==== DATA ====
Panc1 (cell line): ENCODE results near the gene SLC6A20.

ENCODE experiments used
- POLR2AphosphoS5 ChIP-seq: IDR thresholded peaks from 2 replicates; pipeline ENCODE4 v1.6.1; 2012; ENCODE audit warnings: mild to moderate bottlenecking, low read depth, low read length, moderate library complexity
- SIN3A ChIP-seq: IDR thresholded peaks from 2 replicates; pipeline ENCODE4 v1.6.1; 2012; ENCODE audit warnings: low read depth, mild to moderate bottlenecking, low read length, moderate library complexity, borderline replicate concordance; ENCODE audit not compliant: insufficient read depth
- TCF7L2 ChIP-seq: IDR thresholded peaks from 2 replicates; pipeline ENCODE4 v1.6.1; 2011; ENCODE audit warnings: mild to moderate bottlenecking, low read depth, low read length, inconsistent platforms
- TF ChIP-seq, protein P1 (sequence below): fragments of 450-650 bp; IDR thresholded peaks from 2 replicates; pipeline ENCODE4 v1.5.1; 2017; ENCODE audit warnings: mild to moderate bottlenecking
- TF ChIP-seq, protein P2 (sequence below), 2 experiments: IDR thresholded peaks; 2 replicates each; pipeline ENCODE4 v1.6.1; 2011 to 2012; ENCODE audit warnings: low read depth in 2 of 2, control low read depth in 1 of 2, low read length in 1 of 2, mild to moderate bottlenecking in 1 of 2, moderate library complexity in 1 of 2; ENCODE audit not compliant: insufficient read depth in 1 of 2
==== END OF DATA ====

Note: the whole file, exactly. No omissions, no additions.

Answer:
Panc1 (cell line): ENCODE results near the gene SLC6A20.

ENCODE experiments used
- POLR2AphosphoS5 ChIP-seq: IDR thresholded peaks from 2 replicates; pipeline ENCODE4 v1.6.1; 2012; ENCODE audit warnings: mild to moderate bottlenecking, low read depth, low read length, moderate library complexity
- SIN3A ChIP-seq: IDR thresholded peaks from 2 replicates; pipeline ENCODE4 v1.6.1; 2012; ENCODE audit warnings: low read depth, mild to moderate bottlenecking, low read length, moderate library complexity, borderline replicate concordance; ENCODE audit not compliant: insufficient read depth
- TCF7L2 ChIP-seq: IDR thresholded peaks from 2 replicates; pipeline ENCODE4 v1.6.1; 2011; ENCODE audit warnings: mild to moderate bottlenecking, low read depth, low read length, inconsistent platforms
- TF ChIP-seq, protein P1 (sequence below): fragments of 450-650 bp; IDR thresholded peaks from 2 replicates; pipeline ENCODE4 v1.5.1; 2017; ENCODE audit warnings: mild to moderate bottlenecking
- TF ChIP-seq, protein P2 (sequence below), 2 experiments: IDR thresholded peaks; 2 replicates each; pipeline ENCODE4 v1.6.1; 2011 to 2012; ENCODE audit warnings: low read depth in 2 of 2, control low read depth in 1 of 2, low read length in 1 of 2, mild to moderate bottlenecking in 1 of 2, moderate library complexity in 1 of 2; ENCODE audit not compliant: insufficient read depth in 1 of 2